SAN JUAN, P.R. — Imagine the smell of rotting eggs, mold, wet dog and spoiled cheese all mixed together. And that’s on a good day when the wind isn’t blowing hard and it’s not too hot. This is the smell that many Puerto Rican residents have to deal with on a daily basis when they live next to a landfill.
Take Conncetta Calise, a 59-year-old resident near the Toa Alta landfill, just outside of San Juan. Driving up to her house, there are several abandoned houses, that leave the feel the former residents just picked up and left abruptly. There’s another house before Calise’s that has a “for sale” sign up, which has apparently been there for over a year now. But who would want to buy a house next to a landfill?
“This is hell,” Calise said. “This is no way to sleep.”
Calise says she’s been fighting with the government for years now to close that landfill or even simply to address her concerns.
“There’s too much corruption,” she said. “They don’t care about the people or land.”
The Environmental Protection Agency is technically in charge of all 27 landfills in Puerto Rico. But an advocacy group claims that 19 of the territory’s landfills, including Toa Alta, are non-compliant according to federal regulations, and the EPA has ignored these warning signs for years.
Calise lives on the same property that her grandfather owned, way before the landfill was put there in 1970.
“I love this place,” she said. “There was water coming out of the ground before. There was no road and it was beautiful.”
But now the landfill dominates the landscape, creating a pungent odor in the area and a leachate lake of trash seepage right next to it. Calise said the runoff is contaminating her drinking water.
“I will keep fighting until my last breath because this is contaminating the water we drink,” she said. “I have to buy distilled water.”
But that’s not the worst of it. The trash lake near her house creates the perfect breeding conditions for mosquitoes carrying the Zika virus.
The Centers for Disease Control diagnosed about 16,000 Puerto Ricans with Zika, including at least 1,000 pregnant women. For expecting mothers, the concern with Zika is that their babies could be born with the birth defect microcephaly, which causes infants to be born with shrunken heads and other health issues.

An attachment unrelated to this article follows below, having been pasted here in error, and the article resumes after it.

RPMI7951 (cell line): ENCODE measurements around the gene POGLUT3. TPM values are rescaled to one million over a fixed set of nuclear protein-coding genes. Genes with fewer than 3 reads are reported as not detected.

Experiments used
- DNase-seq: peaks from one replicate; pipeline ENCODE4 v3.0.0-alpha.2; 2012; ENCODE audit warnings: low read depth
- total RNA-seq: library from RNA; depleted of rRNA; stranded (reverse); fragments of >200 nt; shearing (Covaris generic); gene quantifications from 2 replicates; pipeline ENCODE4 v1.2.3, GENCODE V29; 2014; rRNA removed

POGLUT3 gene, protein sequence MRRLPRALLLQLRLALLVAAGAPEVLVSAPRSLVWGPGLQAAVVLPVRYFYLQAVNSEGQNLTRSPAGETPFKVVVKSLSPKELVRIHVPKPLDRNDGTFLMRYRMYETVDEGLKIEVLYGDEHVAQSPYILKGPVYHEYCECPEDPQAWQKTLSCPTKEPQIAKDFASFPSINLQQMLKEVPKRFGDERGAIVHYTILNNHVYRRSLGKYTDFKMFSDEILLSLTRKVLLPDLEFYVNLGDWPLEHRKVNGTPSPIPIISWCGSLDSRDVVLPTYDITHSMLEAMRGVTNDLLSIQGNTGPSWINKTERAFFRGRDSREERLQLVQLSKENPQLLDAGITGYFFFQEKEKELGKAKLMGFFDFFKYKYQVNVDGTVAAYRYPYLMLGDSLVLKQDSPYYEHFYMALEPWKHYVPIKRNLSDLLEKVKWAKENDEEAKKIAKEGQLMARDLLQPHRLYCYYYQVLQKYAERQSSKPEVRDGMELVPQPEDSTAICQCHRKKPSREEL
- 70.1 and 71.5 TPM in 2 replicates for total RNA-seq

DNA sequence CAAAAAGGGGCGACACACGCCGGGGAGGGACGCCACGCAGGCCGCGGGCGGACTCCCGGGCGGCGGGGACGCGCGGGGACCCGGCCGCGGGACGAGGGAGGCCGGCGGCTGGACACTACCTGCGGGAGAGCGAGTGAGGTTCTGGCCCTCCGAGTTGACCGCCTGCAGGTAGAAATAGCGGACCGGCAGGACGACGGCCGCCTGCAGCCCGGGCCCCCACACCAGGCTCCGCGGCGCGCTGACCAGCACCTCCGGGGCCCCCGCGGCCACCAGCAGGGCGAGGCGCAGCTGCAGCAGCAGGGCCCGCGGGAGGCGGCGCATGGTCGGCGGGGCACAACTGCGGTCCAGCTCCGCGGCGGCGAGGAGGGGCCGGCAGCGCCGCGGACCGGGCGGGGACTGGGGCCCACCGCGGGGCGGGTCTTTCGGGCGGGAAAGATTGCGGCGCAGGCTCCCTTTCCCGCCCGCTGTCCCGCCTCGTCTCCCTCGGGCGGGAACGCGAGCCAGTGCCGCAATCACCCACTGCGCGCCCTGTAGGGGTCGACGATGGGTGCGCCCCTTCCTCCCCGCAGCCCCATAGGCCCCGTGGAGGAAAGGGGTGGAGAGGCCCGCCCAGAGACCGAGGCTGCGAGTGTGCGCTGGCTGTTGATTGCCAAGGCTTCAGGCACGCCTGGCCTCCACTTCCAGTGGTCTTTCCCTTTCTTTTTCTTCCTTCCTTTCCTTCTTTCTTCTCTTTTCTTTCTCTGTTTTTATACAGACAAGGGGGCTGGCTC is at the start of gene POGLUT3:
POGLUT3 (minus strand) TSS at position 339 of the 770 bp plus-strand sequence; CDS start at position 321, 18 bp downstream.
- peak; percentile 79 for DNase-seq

“I had Zika for two months because they are so bad here. I don’t have the defense for it, and I also have lupus,” she said. “I’m lucky to be alive.”
Rep. Luis Gutierrez (D-Ill.) attended a community meeting last week at the home of a Puerto Rican resident who lives right next to the Toa Baja landfill, only about 15 minutes away from Toa Alta.
Adelaida Gonzalez has lived in Toa Baja for 44 years, but the landfill has only been there since 1972. She, like Calise, tried to express her concerns to authorities, but no one listened to her.
“The smell of the landfill was really unbearable for over a year,” she said in Spanish. “We do not know what to do.”
Gutierrez, who is of Puerto Rican heritage, came to the territory to see the crisis with his own eyes and how it’s affecting the people. After the community meeting, he went to another section of the Toa Baja landfill to see it up close and speak with some residents who live there.
At Yahaida Porratas’ home, she lives right next to where garbage trucks drive in and out of the landfill to dump trash each day. All that separates the landfill from her house is a fence — an unfinished fence actually.
The edge of the mountain to the unfinished fence is a space big enough for a human to walk through and animals to pass each day.
“There are a lot of rats,” she said. “One was so big, I thought it was a cat. I can’t have any food outside. We can’t live here. We can’t do anything.”
The 40-year-old woman has three kids — a 17-, 19- and 21-year-old — and she’s worried about their health.
“There are a lot of flies and mosquitoes all the time,” she said in Spanish. “I have fibromyalgia and high blood pressure. My kids have a rash and the doctors say it’s because of where we live.”
The smell was significantly stronger than at Gonzalez’s house since Porratas lives closer to the top of the trash mound.
“My kids never want to be here,” she said. “We never leave the windows open. It’s not fair. I’ve been here since 1976 and it gets worse and worse each year.”